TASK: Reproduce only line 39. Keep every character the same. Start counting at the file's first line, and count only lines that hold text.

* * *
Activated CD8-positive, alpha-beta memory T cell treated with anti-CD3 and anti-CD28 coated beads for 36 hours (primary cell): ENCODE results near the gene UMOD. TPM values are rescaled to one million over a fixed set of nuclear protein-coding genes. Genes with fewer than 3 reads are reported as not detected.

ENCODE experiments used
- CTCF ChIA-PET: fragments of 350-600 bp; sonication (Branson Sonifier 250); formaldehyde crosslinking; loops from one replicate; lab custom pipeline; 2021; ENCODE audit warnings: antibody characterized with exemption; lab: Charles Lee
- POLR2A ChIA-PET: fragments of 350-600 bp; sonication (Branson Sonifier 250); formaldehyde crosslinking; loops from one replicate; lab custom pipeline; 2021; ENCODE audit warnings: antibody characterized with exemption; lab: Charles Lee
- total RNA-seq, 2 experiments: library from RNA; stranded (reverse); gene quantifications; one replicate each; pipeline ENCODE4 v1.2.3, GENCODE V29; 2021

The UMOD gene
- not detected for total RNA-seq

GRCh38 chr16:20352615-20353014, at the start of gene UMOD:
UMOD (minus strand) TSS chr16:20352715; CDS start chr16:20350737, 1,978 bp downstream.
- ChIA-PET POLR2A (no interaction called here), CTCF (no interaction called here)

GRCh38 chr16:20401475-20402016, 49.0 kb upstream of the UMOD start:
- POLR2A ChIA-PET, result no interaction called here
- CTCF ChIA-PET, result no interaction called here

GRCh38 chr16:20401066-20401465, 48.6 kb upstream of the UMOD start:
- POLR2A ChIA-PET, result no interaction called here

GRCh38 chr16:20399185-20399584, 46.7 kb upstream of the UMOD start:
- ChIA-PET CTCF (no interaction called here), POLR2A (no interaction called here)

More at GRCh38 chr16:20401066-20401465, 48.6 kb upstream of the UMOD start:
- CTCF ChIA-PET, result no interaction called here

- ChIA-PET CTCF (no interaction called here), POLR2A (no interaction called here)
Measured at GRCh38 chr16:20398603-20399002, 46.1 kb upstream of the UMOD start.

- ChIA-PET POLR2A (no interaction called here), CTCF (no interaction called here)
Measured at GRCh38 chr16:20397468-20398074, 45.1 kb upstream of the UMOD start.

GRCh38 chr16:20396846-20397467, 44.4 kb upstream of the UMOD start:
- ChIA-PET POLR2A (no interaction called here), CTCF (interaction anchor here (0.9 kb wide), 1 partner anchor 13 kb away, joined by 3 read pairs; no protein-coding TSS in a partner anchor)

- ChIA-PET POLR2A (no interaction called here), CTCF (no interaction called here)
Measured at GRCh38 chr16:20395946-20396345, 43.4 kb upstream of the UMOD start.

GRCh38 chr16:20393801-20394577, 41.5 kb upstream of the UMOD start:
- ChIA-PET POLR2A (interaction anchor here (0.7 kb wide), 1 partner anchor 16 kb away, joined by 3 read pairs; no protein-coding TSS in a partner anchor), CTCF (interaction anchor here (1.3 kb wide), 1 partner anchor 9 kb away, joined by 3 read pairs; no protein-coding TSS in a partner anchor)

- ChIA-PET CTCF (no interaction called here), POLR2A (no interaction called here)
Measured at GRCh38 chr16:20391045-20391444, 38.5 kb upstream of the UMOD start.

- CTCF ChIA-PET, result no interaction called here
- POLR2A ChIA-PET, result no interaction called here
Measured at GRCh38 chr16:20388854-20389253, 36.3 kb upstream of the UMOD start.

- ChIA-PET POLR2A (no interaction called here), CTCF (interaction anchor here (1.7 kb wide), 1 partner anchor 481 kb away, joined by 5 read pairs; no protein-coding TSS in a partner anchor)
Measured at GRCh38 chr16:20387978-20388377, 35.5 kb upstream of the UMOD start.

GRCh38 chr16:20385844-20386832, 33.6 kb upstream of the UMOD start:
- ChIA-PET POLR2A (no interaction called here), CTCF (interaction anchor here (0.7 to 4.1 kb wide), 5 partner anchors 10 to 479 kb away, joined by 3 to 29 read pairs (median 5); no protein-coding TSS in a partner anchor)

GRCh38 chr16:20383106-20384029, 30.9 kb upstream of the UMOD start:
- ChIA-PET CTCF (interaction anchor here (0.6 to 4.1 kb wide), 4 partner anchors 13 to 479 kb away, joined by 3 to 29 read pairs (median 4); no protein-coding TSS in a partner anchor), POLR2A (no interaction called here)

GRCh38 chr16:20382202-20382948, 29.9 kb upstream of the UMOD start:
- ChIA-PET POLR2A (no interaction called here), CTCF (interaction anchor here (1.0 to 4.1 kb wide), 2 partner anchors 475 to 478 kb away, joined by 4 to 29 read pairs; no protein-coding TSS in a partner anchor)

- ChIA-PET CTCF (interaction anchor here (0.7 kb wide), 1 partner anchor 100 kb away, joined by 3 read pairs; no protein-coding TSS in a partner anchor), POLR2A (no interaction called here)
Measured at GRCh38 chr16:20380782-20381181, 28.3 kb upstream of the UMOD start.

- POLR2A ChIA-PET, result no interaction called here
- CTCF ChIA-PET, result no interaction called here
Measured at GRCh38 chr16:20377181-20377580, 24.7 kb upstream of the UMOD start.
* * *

GRCh38 chr16:20383106-20384029, 30.9 kb upstream of the UMOD start: